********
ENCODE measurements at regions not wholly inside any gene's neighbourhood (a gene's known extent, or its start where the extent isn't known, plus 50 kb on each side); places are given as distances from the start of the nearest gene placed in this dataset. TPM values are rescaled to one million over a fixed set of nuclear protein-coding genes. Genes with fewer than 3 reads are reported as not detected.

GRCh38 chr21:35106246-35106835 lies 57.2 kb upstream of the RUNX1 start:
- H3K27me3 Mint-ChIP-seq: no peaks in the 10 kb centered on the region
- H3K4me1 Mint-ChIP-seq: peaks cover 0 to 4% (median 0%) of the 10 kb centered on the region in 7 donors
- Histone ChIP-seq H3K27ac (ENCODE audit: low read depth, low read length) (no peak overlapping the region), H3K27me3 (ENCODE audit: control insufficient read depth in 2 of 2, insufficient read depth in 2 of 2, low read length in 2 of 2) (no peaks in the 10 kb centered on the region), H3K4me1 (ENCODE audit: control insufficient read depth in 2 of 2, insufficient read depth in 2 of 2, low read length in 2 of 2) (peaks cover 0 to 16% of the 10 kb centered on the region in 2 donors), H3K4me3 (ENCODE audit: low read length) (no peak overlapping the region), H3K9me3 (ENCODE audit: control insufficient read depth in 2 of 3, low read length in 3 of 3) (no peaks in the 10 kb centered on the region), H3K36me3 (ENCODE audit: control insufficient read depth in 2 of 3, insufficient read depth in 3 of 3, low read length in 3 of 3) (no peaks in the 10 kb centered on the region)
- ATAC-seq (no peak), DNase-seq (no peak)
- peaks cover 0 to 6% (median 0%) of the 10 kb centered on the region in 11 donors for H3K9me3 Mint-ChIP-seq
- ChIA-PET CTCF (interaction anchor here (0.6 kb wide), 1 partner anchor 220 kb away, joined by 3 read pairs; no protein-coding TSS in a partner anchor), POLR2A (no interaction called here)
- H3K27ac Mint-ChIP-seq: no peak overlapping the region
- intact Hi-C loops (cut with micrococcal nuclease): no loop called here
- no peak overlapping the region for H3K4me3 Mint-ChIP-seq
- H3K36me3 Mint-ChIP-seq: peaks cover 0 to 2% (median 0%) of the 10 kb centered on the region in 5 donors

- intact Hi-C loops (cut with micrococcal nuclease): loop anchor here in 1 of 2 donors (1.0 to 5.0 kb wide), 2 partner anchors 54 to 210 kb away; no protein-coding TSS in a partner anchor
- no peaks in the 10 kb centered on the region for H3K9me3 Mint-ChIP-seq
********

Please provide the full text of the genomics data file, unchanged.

ENCODE measurements at regions not wholly inside any gene's neighbourhood (a gene's known extent, or its start where the extent isn't known, plus 50 kb on each side); places are given as distances from the start of the nearest gene placed in this dataset. TPM values are rescaled to one million over a fixed set of nuclear protein-coding genes. Genes with fewer than 3 reads are reported as not detected.

GRCh38 chr21:35106246-35106835 lies 57.2 kb upstream of the RUNX1 start:
- H3K27me3 Mint-ChIP-seq: no peaks in the 10 kb centered on the region
- H3K4me1 Mint-ChIP-seq: peaks cover 0 to 4% (median 0%) of the 10 kb centered on the region in 7 donors
- Histone ChIP-seq H3K27ac (ENCODE audit: low read depth, low read length) (no peak overlapping the region), H3K27me3 (ENCODE audit: control insufficient read depth in 2 of 2, insufficient read depth in 2 of 2, low read length in 2 of 2) (no peaks in the 10 kb centered on the region), H3K4me1 (ENCODE audit: control insufficient read depth in 2 of 2, insufficient read depth in 2 of 2, low read length in 2 of 2) (peaks cover 0 to 16% of the 10 kb centered on the region in 2 donors), H3K4me3 (ENCODE audit: low read length) (no peak overlapping the region), H3K9me3 (ENCODE audit: control insufficient read depth in 2 of 3, low read length in 3 of 3) (no peaks in the 10 kb centered on the region), H3K36me3 (ENCODE audit: control insufficient read depth in 2 of 3, insufficient read depth in 3 of 3, low read length in 3 of 3) (no peaks in the 10 kb centered on the region)
- ATAC-seq (no peak), DNase-seq (no peak)
- peaks cover 0 to 6% (median 0%) of the 10 kb centered on the region in 11 donors for H3K9me3 Mint-ChIP-seq
- ChIA-PET CTCF (interaction anchor here (0.6 kb wide), 1 partner anchor 220 kb away, joined by 3 read pairs; no protein-coding TSS in a partner anchor), POLR2A (no interaction called here)
- H3K27ac Mint-ChIP-seq: no peak overlapping the region
- intact Hi-C loops (cut with micrococcal nuclease): no loop called here
- no peak overlapping the region for H3K4me3 Mint-ChIP-seq
- H3K36me3 Mint-ChIP-seq: peaks cover 0 to 2% (median 0%) of the 10 kb centered on the region in 5 donors

- intact Hi-C loops (cut with micrococcal nuclease): loop anchor here in 1 of 2 donors (1.0 to 5.0 kb wide), 2 partner anchors 54 to 210 kb away; no protein-coding TSS in a partner anchor
- no peaks in the 10 kb centered on the region for H3K9me3 Mint-ChIP-seq